Denver School of Nursing--BSN experience - page 3
Hi there, I'm starting this thread for people interested in the Denver School of Nursing. I'm starting the BSN program in Oct 2006, and I'm going to try and post regularly to give new/prospective... Read More
0Nov 12, '06 by mbw5680Hey everyone,
Just a quick note for those of you who might feel like this information is redundant or whatnot...
I am posting for EVERYONE out there. You might already know some of this stuff (and here's to that!), but there might also be people who don't. So if it feels like I'm telling you things you already know, just skim past that part and look for the juicy bits.
My note for today--I ran into the dean of the school in the elevator, who asked how I was doing, and when I mentioned how frustrated I was with the workload, etc., told me to come talk to her anytime. I also ended up sitting down with one of my professors for over an hour, talking about some study solutions. The point? The school staff does want you to succeed. Take advantage of that. Talk to these people. I found that even if they couldn't fix the problem, they were more than willing to listen to you vent about why tests are stupid.
0Nov 15, '06 by studentnurse3Quote from mbw5680I've been reading your BSN experience and it is very informative. Thanks for taking the time out to do this. I am very interested in applying there in the future. I believe after this semester I will have one prereq. I will need to finish before I can apply. I do have a question for you, did you have to take an entrance exam like the Accuplacer in order to be accepted? Some schools, like Platt, require you take this placement test before you will be accepted. Just curious if DSON does the same.Hi Cynthia (and everyone else),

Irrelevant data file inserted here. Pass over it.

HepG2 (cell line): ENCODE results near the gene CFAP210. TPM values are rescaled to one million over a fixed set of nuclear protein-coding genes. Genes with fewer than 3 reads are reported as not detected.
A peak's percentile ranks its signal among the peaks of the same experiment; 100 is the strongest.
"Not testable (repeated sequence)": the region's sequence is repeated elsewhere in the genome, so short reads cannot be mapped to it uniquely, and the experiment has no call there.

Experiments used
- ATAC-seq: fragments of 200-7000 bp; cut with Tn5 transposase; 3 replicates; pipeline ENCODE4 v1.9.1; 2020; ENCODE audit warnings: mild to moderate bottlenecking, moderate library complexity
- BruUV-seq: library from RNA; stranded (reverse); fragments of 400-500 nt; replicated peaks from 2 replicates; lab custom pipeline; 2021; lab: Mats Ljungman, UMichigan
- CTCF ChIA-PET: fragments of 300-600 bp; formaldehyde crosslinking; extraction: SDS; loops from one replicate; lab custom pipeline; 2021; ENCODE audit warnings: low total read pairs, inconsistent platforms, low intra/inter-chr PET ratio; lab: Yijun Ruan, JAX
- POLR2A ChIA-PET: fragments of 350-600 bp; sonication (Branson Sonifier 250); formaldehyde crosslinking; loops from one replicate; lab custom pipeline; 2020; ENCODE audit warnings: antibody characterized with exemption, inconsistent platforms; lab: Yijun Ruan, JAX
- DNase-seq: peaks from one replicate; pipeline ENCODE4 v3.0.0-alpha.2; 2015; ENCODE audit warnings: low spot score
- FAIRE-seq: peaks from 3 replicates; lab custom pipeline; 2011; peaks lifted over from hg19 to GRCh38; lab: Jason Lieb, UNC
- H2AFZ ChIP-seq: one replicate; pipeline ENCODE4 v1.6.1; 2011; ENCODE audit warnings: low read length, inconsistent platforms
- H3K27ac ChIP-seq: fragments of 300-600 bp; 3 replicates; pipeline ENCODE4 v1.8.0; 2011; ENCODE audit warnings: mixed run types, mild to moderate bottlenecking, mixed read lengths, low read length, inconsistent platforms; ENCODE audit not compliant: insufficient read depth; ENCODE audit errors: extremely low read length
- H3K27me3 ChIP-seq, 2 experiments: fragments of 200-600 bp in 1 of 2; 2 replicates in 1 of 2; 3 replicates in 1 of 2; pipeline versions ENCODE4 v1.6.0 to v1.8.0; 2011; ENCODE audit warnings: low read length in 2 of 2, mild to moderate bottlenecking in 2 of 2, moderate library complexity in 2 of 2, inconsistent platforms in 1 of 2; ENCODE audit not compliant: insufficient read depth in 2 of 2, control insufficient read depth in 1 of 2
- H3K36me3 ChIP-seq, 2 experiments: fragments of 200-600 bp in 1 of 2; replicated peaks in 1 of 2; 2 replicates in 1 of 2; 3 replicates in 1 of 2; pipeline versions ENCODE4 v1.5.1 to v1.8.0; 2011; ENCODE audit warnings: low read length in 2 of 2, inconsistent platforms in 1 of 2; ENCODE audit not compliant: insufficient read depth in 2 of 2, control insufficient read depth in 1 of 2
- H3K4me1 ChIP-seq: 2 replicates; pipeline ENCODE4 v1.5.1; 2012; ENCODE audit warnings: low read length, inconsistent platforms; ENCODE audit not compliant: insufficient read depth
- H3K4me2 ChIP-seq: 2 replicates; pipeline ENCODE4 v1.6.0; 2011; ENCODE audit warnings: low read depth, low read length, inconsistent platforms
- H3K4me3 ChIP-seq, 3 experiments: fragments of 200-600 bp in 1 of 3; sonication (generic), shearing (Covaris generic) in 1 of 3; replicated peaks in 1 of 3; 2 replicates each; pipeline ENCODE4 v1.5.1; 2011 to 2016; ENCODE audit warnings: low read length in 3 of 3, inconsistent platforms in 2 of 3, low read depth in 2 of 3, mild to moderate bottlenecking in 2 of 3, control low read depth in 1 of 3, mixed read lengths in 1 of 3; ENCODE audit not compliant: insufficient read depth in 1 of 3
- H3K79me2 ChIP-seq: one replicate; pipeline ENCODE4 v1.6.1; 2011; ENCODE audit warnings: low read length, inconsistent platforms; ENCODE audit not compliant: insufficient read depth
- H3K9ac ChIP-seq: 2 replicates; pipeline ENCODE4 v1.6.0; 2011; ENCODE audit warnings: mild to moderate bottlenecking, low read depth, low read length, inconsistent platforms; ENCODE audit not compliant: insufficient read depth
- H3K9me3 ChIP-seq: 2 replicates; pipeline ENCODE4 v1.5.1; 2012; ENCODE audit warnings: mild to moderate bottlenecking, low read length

For the Denver School of Nursing (19th and Market), I didn't have to write an essay or submit letters of recommendation. I just completed my pre-reqs and had an interview with an admissions counselor. I honestly found it very easy to get in. Jeff Johnson (the director of admissions), essentially told me that as long as you've fulfilled your prerequisites and can swing the tuition, you'll be accepted as soon as there's space. (Right now there's a very short to no waiting list because the tuition is so difficult to finance.)
I also applied to the CU-Health Sciences Center (I didn't get in.) They do require an essay, and the school is VERY competitive. (I realize this is off the subject of this post, but it's still about nursing school.) They don't advertise this, but CU DOES care about where you went to school (my husband is a professor there.) How they admit people is that they a) score each application, and then b) make a cutoff point and accept people who score above it. However, CU has a multiplier that affects your score depending on where you did your pre-reqs. For example, let's say your application is given a score of 83%. If you went to Metro, your score would be multiplied by .80, CU-Denver, 1.0, and Harvard, 1.2 (therefore effectively raising or lowering your score.) (I'm not saying those are the actual multipliers, it's an example.)
Good luck applying! Feel free to PM if you want.
0Nov 16, '06 by mbw5680No, you don't have to take the Accuplacer. I think I've mentioned this before, but you do have to take a basic math skills (pass/fail) in order to take Pharmacology Calculations.
0Nov 16, '06 by studentnurse3Quote from mbw5680Thanks for the info. I think I will need to brush up on my basic math skills like you mentioned in a previous post. Thanks again for taking the time to document your experience at DSON for all of us!No, you don't have to take the Accuplacer. I think I've mentioned this before, but you do have to take a basic math skills (pass/fail) in order to take Pharmacology Calculations.
0Nov 30, '06 by K os, BSNI was recently accepted to UC SoN and researched accreditation issues. My understanding is this:
When you pass the NCLEX you are an RN (whether you have your ADN or BSN)